Wednesday, July 16, 2008

What cross? What ballpark?

In response to my recent musings on lyrics that might or might not mean something, a regular reader of this blog (okay, my mother) e-mailed me to say I'd reminded her of an interview with Paul Simon. Someone had asked him about a line from "The Obvious Child" that goes, "The cross is in the ballpark." In context:
And in remembering a road sign
I am remembering a girl when I was young
And we said These songs are true
These days are ours
These tears are free
And hey
The cross is in the ballpark
The cross is in the ballpark
He said it didn't mean anything. He just liked the sound of it.

How disappointing.

There are songs for which the sounds-cool/actually-means-something distinction doesn't matter so much. Take "I Am the Walrus." Sure, the lyrics seem to be dripping with symbolism, and maybe I would have analyzed them to death if I'd been around when they were new, but now they're just big goofy fun. "The Obvious Child," on the other hand, skims the seas of purpose and intention just enough to make me wonder if I'm missing something.

How about you? Can you think of a song whose meaning has eluded you for ages? Does it bug you to think there might be nothing there?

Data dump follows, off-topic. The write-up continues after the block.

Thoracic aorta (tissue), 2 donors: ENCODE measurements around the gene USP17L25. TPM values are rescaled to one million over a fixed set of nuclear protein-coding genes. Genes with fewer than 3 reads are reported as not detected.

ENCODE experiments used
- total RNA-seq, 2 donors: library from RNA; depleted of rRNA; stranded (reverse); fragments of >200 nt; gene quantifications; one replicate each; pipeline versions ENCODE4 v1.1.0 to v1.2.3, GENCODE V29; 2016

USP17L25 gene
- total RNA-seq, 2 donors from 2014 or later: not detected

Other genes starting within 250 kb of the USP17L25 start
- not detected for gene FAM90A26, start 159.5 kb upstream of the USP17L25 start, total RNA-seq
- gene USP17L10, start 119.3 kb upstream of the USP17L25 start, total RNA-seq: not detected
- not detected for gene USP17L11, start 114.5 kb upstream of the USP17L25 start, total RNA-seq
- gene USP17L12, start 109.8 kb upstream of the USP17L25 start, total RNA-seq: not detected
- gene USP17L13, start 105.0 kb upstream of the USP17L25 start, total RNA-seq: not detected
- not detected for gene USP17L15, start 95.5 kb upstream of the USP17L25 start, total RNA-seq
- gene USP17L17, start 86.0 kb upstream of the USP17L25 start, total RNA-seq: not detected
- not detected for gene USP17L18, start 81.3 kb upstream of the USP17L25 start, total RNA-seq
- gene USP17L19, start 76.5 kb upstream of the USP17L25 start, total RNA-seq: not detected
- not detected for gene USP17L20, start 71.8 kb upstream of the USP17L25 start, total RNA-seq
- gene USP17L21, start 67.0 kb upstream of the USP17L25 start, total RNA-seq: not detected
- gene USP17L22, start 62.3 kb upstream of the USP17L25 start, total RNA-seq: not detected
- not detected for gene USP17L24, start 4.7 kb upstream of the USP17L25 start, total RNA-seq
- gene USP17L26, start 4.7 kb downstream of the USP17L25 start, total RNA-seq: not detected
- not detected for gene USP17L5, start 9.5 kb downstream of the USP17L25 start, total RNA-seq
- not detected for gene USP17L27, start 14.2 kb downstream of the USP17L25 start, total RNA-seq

Anonymous said...

Sometimes meaningful words come from the mouths of people who are not aware of the meanings themselves. when people are connected to music they are also connected to parts of the human condition that cannot be described scientifically, so being connected to something beyond themselves and perhaps a connection to the collective conscious? so the words mean whatever they mean to you and not to the person who is saying them....personally they say so much and mean so much to me.

cinderkeys said...

Interesting thoughts. I'm not sure I believe in a collective consciousness, but it's absolutely true that listeners bring their own meanings to song lyrics. One of the songwriter's jobs, I think, is to step back and allow for different interpretations in the places where specificity isn't required.

Anonymous said...

"It got me thinking when that first popped out," Paul Simon says, sitting in the living room of his Manhattan duplex, watching an early moon come up over Central Park. " 'The cross is in the ball park.' "The first thing I thought of was Billy Graham, or the Pope, or evangelical gatherings. But I came to feel what that's really about is the cross that we bear. The burdens that we carry are doable, they're in the ball park." -Paul Simon,9171,971667,00.html#ixzz1OLgp7kSo

cinderkeys said...

Thank you! I'd poked around the web before I wrote this post, trying to get information that contradicted what my mom had told me, and didn't find anything. Clearly I didn't look hard enough.